Neal [00:28:44] Terrible person. [laughter]
Kinsey [00:28:45] All right. Elon Musk. You knew it was coming.
Neal [00:28:47] Elon Musk. I didn't know about him at the beginning of the decade. And I first heard an interview with him when he was talking about the simulation, which basically, if you don't know, everybody, we're living in a simulation.
Kinsey [00:29:00] News flash—breaking news from Business Casual.
Neal [00:29:02] So feel free to do whatever you want at this point. But, you know, incredible visionary, incredible risk taker, not a perfect person. No one is. He's very high profile. I think maybe he's not the most important person of 2010, 2020, but he could take Zuck's place next year because I think he's taking on the big questions.
Kinsey [00:29:27] All right. Speaking of looking ahead, Masayoshi Son, Softbank.
Neal [00:29:32] Yeah. He's had a lot of egg on his face recently. He thinks 300 years [indistinct cross-talk]. He's taken over an entire industry, which is pretty impressive. But he's also taken $49 billion from the Saudi government. So he clearly has compromised some sort of morals. I think he may be a blip on the radar. I don't think we'll be talking about Masayoshi Son two or three years from now.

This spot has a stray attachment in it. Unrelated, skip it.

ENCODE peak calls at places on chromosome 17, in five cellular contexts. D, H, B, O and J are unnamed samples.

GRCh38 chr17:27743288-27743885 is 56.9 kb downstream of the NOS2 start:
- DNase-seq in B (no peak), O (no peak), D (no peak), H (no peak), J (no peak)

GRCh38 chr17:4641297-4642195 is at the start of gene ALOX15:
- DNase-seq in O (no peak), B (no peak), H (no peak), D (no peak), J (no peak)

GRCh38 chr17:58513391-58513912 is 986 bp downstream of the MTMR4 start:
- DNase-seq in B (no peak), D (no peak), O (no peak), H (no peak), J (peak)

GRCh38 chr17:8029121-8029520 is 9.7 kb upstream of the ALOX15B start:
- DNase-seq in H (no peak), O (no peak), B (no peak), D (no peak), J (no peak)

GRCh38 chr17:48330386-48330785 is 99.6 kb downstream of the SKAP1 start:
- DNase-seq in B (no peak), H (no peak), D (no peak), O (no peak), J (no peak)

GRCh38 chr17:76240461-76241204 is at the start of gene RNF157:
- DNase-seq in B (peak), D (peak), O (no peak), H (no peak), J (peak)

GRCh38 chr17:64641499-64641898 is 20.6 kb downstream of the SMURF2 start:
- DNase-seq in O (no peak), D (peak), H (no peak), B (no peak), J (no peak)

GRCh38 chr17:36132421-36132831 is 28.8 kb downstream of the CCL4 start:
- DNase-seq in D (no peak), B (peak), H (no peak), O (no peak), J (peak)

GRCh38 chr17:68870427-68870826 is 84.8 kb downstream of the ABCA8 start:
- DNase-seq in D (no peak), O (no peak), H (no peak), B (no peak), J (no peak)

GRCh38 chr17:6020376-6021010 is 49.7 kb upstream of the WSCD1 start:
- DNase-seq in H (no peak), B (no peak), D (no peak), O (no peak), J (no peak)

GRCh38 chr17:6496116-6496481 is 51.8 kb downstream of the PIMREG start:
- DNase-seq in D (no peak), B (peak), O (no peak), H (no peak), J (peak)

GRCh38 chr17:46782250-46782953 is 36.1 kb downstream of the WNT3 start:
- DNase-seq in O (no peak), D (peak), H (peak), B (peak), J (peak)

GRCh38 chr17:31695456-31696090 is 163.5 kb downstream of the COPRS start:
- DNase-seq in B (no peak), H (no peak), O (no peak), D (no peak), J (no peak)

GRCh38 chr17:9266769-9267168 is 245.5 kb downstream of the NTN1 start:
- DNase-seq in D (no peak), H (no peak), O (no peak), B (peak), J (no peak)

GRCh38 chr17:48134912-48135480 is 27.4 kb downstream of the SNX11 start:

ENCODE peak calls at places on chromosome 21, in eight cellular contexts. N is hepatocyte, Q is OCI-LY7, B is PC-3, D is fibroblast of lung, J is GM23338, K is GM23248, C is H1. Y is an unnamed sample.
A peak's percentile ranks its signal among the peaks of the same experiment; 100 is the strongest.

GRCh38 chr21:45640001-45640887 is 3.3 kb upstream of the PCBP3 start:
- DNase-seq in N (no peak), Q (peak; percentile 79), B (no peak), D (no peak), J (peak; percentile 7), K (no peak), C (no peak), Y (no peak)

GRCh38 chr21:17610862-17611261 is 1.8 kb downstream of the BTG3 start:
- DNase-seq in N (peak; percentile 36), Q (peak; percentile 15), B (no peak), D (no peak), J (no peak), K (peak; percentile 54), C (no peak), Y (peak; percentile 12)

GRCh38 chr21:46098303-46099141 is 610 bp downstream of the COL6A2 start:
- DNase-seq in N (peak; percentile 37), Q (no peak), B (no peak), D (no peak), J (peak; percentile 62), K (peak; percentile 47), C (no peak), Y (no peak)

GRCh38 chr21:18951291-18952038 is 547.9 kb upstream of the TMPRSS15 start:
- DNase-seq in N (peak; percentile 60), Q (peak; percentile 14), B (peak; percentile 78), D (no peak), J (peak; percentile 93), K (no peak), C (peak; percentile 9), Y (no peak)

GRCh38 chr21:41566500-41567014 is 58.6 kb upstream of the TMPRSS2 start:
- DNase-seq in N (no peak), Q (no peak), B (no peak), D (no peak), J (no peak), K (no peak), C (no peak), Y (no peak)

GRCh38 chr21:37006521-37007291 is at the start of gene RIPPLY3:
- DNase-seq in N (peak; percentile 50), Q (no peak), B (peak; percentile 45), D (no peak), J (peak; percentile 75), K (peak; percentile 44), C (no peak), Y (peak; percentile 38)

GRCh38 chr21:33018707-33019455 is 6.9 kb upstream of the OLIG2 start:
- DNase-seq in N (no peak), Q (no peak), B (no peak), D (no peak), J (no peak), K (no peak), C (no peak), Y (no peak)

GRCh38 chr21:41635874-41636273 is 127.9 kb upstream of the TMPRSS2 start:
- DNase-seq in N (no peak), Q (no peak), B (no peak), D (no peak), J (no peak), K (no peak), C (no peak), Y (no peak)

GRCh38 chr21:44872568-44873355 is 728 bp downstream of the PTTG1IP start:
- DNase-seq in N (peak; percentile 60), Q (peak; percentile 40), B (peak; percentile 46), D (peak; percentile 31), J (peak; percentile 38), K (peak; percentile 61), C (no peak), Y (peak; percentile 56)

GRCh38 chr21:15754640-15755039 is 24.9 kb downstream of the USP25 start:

Neal [00:30:07] OK.
Neal [00:30:07] Yeah.
Kinsey [00:30:08] A hot take.
Neal [00:30:08] I really don't. So my hot take on Masayoshi Son, and it's the right take, is that we probably won't be talking about him two or three years from now.
Kinsey [00:30:16] That's my favorite kind of hot take. [Neal laughs] The right kind.
Neal [00:30:18] The correct one.
Kinsey [00:30:19] And lastly, Elizabeth Holmes.
Neal [00:30:22] Elizabeth Holmes. Also, we won't be talking about her two, three years from now.
Kinsey [00:30:28] Because she'll be in prison.
Neal [00:30:29] She'll be in prison. [laughs] And there's gonna be so many other crazy stories that happen that'll capture our collective mindset that she'll just be a footnote in the fire fest of controversial business leaders.
Kinsey [00:30:43] I love that. The fire fest of controversial business leaders. I would buy a ticket. OK. Let's take a quick break. We'll come back and talk more about some of these thought leaders and the culture of the last decade in just a second. But let's take a quick break to hear from our partner. —
Kinsey [00:30:59] And now back to the conversation on the decade in review with Neal. Neal, we have not talked about Amazon.
Neal [00:31:08] It's amazing.